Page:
The Insecurity Struggle: What It Looks Like and How to Overcome It


Insecurity is a subject we’d rather avoid. It’s uncomfortable.

And yet we all grew up with it. Our society makes it difficult for us to be secure today. Social media and technology can be useful, but it can also breed comparison and insecurity. Our sense of belonging in our communities has become largely based on the “brand” we put up online—an image of ourselves that’s largely fake.

We outsource our value, asking others to affirm how special we are, how adequate we are, that we measure up to others. It’s an eternal online popularity contest. And if we’re honest with ourselves, most of the time, we feel like we don’t win. According to psychologists and psychiatrists, social media has increased two things for us: depression and insecurity.

We have to recover our ability to be real—to be human. While we won’t ever truly outgrow insecurity, we can master it and learn how to navigate it.

Insecurity is powerful: it influences our mindset, our perspective, and our behavior. It causes us to act in ways we wouldn’t otherwise. In Psalm 30:6-7 (GNT), we see the psalmist grapple with insecurity, starting off in a place of confidence and drifting into feeling unsure:

“I felt secure and said to myself, ‘I will never be defeated.’ You were good to me, Lord; you protected me like a mountain fortress. But then you hid yourself from me, and I was afraid.”

Insecurity is a form of self-sabotage. We see this in characters throughout the Scriptures, but one especially potent example is the contrast between King Saul and King David. Samuel anoints King Saul, and yet we read that, at his own inauguration, he’s found hiding among the baggage. He later disobeys God’s orders to wait for Samuel and sacrifices without the prophet there. Why? He disobeys because he wants to look good in front of the people. His security is unstable, and so he tries to recover it by ignoring God’s commands in 1 Samuel 15. The lesson we learn from his story is this: what good is it to have the title without the character?

If you are a carrier of the presence of God, He’ll cause great things to happen in your life; but it’s always about Him—never about us. King David, on the other hand, had faith in God. He knew where his identity was, even before he was anointed as the next king by Samuel. He gave God the glory, and trusted in Him when Saul tried to kill him for eight years!

It’s imperative that we identify and address the insecurity lurking inside of us, lest we inadvertently feed the beast. Here are 4 key things to identify that are indicators of unresolved insecurity:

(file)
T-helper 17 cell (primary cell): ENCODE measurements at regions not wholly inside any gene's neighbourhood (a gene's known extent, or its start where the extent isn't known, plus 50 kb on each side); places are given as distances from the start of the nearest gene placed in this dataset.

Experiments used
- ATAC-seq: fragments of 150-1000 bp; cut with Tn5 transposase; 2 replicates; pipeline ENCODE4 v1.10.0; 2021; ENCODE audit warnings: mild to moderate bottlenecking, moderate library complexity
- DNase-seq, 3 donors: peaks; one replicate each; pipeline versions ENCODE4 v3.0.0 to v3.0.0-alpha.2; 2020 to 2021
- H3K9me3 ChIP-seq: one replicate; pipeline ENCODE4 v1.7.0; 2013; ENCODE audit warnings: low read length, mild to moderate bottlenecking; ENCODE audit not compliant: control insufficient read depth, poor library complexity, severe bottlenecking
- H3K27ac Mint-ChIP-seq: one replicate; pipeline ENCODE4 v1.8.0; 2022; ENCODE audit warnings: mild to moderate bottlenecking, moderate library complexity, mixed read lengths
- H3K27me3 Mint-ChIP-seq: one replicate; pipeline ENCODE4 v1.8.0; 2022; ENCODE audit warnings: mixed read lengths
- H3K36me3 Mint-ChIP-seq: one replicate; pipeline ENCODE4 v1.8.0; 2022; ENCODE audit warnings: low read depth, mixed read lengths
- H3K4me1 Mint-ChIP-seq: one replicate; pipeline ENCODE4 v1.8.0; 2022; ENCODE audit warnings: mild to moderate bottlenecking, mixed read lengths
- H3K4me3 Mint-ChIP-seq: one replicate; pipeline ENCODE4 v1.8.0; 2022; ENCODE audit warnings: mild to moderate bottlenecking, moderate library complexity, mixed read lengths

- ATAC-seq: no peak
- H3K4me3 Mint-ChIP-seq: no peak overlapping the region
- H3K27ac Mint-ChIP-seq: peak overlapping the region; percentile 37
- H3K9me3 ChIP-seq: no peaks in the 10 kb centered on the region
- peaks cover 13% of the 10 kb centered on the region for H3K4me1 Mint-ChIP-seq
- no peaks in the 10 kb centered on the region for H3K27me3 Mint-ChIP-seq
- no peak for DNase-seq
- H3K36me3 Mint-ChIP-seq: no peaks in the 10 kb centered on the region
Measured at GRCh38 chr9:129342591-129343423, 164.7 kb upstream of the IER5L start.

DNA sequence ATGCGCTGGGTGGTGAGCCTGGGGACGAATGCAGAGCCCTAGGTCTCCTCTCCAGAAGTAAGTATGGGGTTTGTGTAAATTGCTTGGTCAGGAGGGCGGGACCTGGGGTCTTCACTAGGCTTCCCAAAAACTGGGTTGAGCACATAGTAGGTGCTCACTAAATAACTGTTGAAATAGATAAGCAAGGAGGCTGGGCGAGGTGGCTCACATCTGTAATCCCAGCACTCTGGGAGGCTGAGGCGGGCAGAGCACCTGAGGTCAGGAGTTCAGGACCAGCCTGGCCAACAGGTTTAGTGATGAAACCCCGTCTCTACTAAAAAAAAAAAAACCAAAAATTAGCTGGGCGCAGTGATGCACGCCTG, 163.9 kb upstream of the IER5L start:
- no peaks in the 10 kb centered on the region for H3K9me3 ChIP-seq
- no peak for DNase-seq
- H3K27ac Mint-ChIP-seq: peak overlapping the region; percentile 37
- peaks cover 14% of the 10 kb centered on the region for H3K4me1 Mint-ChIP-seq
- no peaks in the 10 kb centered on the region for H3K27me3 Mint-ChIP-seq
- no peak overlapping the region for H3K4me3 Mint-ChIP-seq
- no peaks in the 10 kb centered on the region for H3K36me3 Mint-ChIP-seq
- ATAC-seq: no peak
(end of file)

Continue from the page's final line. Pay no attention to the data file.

1. Comparison
Let’s be honest: when we compare ourselves to others, we’re never quite equal, are we? Either we’re prideful and see ourselves as better than them, or we’re insecure and see ourselves as inferior. Either way, it’s not a healthy exercise, because it diminishes the beauty of our differences and the unique gifts and abilities God has given to each of us.

2. Competition
While competition can be a healthy thing sometimes, self-centered outperformance of others is not healthy at all. When we become obsessed with building our own kingdom instead of building His, we’re in a dangerous headspace.

3. Compulsion
This is the tendency each of us have to be totally focused on our own needs and desires. It’s the voice that cries, “Pity me! Notice me! Validate me!” It’s latent in all of us, and it’s an indication that we’re not grounded and satisfied in our God-given identity—we’re insecure.

4. Control
If someone else is winning, do you feel like you’re losing? If someone else has a great idea or initiative, do you feel a drive to take over and do it better? Many great leaders struggle with control; and at the heart of the need for control is a need for security.

The commonality in all four of these red flags is self-centeredness. The cure for insecurity is knowing who we are in Christ, not in our own ability! Here are five quick keys to overcoming insecurity that you can start implementing right now, today:

1. Know your identity
You will never outgrow your need to know that you are a son or a daughter of God. It’s the most important position you will ever have in this life. Check out Romans 8 if you need more Biblical insight into this amazing truth (and we all need that!).

2. Be comfortable with brokenness.
Until you know how amazing God is, you will never gain any sense of self-worth. Recognizing who He is brings us to a place of brokenness and dependence. This is good! It means we’re seeing Him as He truly is and ourselves as we truly are.

3. Become dependent on His truth.
How often are you truly desperate for and dependent on the Word of God? How often do you thrive off of His Spirit’s leading? Let’s get dependent on Him again! It will silence the voice of insecurity in our hearts.

4. Discover your purpose.
David didn’t want to wear King Saul’s armor. Why? He knew it didn’t fit him. Don’t try to wear someone else’s purpose or calling. Know your own, and be confident in it! After all, it is from God Himself.

5. Celebrate others.
This is one of the most powerful ways to keep jealousy at bay. How can you point out the strengths, achievements, and victories of others? Celebrate them! You’ll even find that this creates an atmosphere of mutual encouragement—win/win!

Here’s a closing thought: if you have to be loud about your security and identity, chances are that you’re masking some fears. Insecurity is loud, but confidence is quiet. Stay centered on the right things, and grounded in your God-given identity, and you’ll be able to lead with confidence and strength!